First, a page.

6. Feet – The only worthwhile option for feet is wool. Yep, spend the money and get some wool socks for your kids. Icebreaker makes really nice ones that fit tiny feet well (down to toddler size 6)
Think of them as baselayers for their feet. In fact, get a few pairs so you can double up on extra cold days. Also, I always buy my kids snowboots a few sizes too big. I want them to be waterproof (awesome for warmer days when there are puddles and snow piles) so I know I need to spend around $50 to get a good pair that will last through all my kids (though used clothing stores are a great place to find some). For babies, just put on a few layers of socks and a fleece or leather bootie on top.
7. Face – When it’s windy or cold outside, keep your kids faces protected. We’re big fans of fleece neck gators and balaclavas. Check back in a few weeks for easy instructions on how to make them for only a few dollars.
Recommended products to keep your baby and kids warm:
Ducksday Outerwear – For years, everyone has thought of outerwear for babies and kids as huge and bulky. It’s no wonder because that’s all that was available. The result is kids who can’t move since their gear is too big. Finally, someone came up with a better option – DUCKSDAY! They have taken the layering concept that most adults use and applied it to children’s gear. Ducksday has been around for years overseas and is making it’s debut in the US, this year!
Fleece Jumpsuits – These fleece jumpsuits are great. A nice warm layer (though not hot) that is easy to put on and off. The full length zipper is fantastic and makes it the one fleece suit I’ve found that’s actually easy to get on Jimmy. I also like that it’s not too bulky so it’s great to wear in a car seat too. Simple, functional, and cute – what’s not to love!
Rainsuit – This is the piece that sets Ducksday apart from everyone else. It’s a one piece waterproof suit, that’s the equivalent to a shell. In the summer it’s a rainsuit, and in the winter, it’s your waterproof outer layer. Genius! The suits start at a size 12 months and go all the way up to a size 5 and do a great job at keeping the whole body dry (as opposed to just a rain coat). Jimmy (5 months) is wearing the 12 months size and is proof that this suit can easily be sized up without a problem. The cut of the rainsuit is nice and roomy to allow lots of room for layering. Remarkably, it’s not bulky AT ALL, so when you don’t have a lot of layers on, it’s nice and compact allowing kids to really move around. Oh, and speaking of moving, it has stirrups on the legs to keep it from riding up and having a gap for snow or water to get in the legs. It also meets my criteria of a hood, though since it just adjusts with velcro, the adjustabilty is limited. Nice and compact, it folds up into it’s own pouch down to about the size of a 1 liter bottle, making it easy to always take with you (as opposed to a gargantuan parka). Honestly, this is the best system I’ve seen for young kids and I’m surprised no one has made something like this sooner.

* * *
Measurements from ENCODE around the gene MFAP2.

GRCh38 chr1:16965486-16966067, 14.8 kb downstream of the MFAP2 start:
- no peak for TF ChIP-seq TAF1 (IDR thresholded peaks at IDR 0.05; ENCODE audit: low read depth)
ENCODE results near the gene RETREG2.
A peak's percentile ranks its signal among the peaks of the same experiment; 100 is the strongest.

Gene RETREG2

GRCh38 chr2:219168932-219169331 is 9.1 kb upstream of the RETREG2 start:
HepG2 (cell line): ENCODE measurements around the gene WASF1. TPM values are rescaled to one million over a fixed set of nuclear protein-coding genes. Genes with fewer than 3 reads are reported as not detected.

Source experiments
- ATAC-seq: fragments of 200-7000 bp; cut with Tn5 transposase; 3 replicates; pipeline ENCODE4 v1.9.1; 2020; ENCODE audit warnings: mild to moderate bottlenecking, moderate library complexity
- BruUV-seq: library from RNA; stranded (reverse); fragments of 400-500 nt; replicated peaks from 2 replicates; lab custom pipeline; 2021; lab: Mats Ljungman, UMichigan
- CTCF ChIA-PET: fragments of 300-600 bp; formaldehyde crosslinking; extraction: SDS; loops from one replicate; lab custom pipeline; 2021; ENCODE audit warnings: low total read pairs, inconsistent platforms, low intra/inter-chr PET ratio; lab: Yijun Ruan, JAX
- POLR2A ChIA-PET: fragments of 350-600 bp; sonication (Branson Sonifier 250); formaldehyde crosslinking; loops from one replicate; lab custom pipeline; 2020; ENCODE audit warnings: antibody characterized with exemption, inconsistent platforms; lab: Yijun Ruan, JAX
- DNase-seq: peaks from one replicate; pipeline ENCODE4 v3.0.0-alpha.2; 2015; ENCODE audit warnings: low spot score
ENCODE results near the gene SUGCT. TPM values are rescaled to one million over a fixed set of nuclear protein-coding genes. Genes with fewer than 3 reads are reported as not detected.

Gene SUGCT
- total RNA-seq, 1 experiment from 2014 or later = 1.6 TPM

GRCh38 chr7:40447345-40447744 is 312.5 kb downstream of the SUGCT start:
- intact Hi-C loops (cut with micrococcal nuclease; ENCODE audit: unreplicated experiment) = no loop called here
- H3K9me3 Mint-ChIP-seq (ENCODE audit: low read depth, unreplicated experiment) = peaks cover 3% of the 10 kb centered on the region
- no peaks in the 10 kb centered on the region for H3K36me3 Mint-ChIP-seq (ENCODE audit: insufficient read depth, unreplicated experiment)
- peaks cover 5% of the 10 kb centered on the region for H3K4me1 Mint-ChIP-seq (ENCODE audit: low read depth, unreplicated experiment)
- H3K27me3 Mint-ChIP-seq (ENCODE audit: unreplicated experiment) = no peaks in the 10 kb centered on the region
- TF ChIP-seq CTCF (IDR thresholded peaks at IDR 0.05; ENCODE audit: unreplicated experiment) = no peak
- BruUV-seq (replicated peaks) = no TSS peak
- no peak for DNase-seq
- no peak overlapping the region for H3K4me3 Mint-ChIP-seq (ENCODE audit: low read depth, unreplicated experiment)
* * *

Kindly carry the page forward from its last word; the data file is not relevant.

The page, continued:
Ambler Hats – Ambler never ceases to amaze me. Super warm hats. Amazingly cute designs. Empowering women in Nepal. What could be better? Really, this is our family’s favorite hat company all around. Now Jimmy’s joining in the fun in their Canuck model and having a toasty head like the rest of the family. Ummm, how can you not love this hat (and baby)? THe full coverage of this hat is awesome and it’s extra thick to keep him warm. Check out our review of more of their hats here.
Nui Organics Footed Bodysuit – From the Nui site “Head to toe comfort. Wide cuffs at wrist fold forward and back to allow for growth. Ankle band keep little feet snug in the booties. Features natural shell buttons for easy access. In sizes for newborn to 12 months. Nui 100% organic Merino wool is soft and calming against the skin. Silky smooth it does not itch and will act as an insulating layer, ensuring comfort and warmth.” Check back soon for Bring The Kids review – excited to find and test a merino wool suit for babies!
One lucky winner is going to have a toasty little kid with a Ducksday rainsuit, Nui Organics footed bodysuit, and an Ambler Canuck hat!
Thanks to Ducksday, Nui Organics, and Ambler for providing gear for this review.